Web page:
Alexion Pharmaceuticals is buying Enobia Pharma for an initial $610 million in cash so it can acquire the latter’s lead recombinant human alkaline phosphatase enzyme replacement therapy, ENB-0040 (asfotase alfa). The candidate is in Phase II development for treating hypophosphatasia (HPP).
The all-cash transaction could see Alexion shell out another $470 million in regulatory and sales-related milestones. The firm says it plans to finance the acquisition through existing cash reserves and $300 million in committed bank debt.
HPP is a rare and potentially fatal inherited metabolic bone disease characterized by poor bone minerailization and profound skeletal defects. The disease is caused by a deficiency in tissue nonspecific alkaline phosphatase, which causes abnormalities in the metabolism of calcium and phosphate. Asfotase alfa has been developed to replace the missing enzyme in relevant tissues. The enzyme replacement therapy has received orphan drug designation in the EU and U.S. and been granted fast track status in the U.S.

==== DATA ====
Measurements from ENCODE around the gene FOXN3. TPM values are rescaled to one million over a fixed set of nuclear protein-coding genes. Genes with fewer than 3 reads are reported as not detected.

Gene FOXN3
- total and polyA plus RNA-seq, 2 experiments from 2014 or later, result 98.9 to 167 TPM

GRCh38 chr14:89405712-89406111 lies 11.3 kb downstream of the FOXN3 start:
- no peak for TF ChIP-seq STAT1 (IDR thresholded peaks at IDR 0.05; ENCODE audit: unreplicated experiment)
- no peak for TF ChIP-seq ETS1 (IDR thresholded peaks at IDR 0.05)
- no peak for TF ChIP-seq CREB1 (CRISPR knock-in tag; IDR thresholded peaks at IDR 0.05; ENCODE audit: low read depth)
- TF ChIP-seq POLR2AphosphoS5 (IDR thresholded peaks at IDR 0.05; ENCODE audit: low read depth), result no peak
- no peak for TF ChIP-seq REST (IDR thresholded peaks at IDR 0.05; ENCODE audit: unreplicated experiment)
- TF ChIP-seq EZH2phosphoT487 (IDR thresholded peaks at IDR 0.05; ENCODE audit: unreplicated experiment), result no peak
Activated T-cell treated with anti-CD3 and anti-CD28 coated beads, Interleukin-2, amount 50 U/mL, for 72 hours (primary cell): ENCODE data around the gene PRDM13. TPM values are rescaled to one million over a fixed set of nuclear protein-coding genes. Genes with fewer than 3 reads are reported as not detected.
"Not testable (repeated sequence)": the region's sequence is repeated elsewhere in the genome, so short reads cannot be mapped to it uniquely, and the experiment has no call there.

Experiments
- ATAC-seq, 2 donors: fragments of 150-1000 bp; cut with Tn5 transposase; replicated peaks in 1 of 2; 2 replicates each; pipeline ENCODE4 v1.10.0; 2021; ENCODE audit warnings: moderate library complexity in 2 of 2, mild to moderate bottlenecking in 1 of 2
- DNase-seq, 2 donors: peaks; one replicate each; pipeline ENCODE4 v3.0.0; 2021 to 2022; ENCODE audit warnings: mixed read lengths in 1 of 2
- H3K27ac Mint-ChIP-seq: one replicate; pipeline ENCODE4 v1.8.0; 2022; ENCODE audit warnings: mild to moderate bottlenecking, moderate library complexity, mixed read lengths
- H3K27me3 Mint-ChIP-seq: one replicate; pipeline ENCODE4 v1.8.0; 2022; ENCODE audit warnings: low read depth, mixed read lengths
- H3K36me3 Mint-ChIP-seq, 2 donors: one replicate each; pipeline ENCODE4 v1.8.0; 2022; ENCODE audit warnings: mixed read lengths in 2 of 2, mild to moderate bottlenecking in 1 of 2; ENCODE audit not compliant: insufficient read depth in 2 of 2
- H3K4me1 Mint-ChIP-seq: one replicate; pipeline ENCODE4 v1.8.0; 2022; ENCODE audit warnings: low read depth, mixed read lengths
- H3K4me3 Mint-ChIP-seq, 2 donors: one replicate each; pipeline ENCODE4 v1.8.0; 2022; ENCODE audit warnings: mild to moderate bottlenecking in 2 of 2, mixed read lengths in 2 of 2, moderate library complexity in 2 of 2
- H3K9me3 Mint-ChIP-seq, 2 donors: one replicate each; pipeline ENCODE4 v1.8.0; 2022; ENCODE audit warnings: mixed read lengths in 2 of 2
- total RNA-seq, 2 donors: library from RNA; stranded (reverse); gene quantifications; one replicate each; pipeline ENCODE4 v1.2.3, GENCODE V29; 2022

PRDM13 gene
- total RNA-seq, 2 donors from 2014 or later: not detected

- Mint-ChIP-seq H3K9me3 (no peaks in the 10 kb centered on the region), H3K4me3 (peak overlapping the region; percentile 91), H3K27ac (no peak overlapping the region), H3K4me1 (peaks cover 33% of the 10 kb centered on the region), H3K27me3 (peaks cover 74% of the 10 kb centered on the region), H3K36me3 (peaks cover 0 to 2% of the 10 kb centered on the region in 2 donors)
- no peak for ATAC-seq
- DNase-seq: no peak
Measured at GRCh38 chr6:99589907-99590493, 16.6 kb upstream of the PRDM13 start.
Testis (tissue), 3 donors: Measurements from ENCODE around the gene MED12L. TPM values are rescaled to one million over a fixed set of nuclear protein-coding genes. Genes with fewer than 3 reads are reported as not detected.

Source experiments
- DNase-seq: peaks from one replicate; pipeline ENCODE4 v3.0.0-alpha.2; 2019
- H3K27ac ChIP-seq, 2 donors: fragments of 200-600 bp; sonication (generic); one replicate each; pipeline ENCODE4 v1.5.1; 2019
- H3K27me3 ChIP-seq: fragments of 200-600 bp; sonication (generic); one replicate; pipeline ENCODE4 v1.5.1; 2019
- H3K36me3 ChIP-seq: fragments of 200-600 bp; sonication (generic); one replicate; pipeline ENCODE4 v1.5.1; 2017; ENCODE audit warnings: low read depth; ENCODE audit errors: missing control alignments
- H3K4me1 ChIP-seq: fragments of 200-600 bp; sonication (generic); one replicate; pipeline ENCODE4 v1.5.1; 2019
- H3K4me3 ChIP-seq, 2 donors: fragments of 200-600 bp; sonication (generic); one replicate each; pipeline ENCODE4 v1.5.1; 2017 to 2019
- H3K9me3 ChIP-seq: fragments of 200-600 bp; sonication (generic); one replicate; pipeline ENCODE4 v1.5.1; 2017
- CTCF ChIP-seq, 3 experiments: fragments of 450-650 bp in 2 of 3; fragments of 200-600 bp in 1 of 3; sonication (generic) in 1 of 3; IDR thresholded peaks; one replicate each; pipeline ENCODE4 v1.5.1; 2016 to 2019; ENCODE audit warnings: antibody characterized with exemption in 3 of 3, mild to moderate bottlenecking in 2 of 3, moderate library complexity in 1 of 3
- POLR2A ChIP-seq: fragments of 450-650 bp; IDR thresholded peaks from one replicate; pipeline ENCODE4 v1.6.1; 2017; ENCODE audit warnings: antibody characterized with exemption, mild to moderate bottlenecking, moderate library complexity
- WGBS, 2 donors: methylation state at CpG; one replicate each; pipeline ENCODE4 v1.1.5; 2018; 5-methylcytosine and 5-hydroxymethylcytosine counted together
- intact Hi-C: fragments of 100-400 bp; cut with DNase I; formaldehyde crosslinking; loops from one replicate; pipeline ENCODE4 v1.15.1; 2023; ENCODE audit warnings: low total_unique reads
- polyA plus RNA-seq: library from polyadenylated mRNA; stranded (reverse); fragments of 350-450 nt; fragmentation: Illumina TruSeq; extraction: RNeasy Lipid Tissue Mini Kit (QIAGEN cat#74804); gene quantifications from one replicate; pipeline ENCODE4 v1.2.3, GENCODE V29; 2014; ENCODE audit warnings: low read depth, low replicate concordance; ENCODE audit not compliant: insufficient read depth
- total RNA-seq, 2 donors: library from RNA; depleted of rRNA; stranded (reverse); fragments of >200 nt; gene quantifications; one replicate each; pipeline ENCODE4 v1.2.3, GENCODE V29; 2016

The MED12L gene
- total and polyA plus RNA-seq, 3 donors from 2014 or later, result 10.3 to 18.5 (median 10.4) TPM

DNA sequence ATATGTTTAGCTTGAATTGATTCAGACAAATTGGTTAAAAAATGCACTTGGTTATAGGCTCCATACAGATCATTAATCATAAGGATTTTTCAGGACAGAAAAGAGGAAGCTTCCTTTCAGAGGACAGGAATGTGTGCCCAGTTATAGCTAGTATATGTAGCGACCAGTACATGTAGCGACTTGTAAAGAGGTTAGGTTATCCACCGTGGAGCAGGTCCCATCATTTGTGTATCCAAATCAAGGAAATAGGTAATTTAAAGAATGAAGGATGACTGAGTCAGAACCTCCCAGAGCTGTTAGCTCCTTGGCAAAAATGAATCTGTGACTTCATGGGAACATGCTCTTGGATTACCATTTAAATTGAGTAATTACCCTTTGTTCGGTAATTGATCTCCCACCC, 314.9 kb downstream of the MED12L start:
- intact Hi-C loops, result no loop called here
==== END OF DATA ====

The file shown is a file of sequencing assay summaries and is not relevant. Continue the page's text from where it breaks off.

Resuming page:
“The acquisition of Enobia is very well aligned with Alexion’s objective to develop and deliver life-transforming therapies for patients suffering with ultrarare, severe, and life-threatening disorders,” comments Leonard Bell, M.D., Alexion CEO. “Asfotase alfa has shown very compelling Phase II clinical data in infants and juveniles with hypophsphatasia.”
Alexion is focused on the development and commercialization of treatments for severe and ultrarare disorders. The firm’s marketed product, Soliris® is a terminal complement inhibitor developed for the treatment of patients with paroxysmal nocturnal hemoglobinuria (PNH) and atypical hemolytic uremic syndrome (aHUS). Soliris is currently approved in more than 35 countries for the PNH indication. In September and November the drug was granted FDA and EU approval, respectively, for the treatment of aHUS.
Alexion is separately evaluating other potential indications for Soliris and has leveraged its complement inhibition and antibody platforms to generate a clinical development-stage pipeline spanning the fields of hematologic, kidney, and neurologic diseases, transplant rejection, cancer and autoimmune disorders.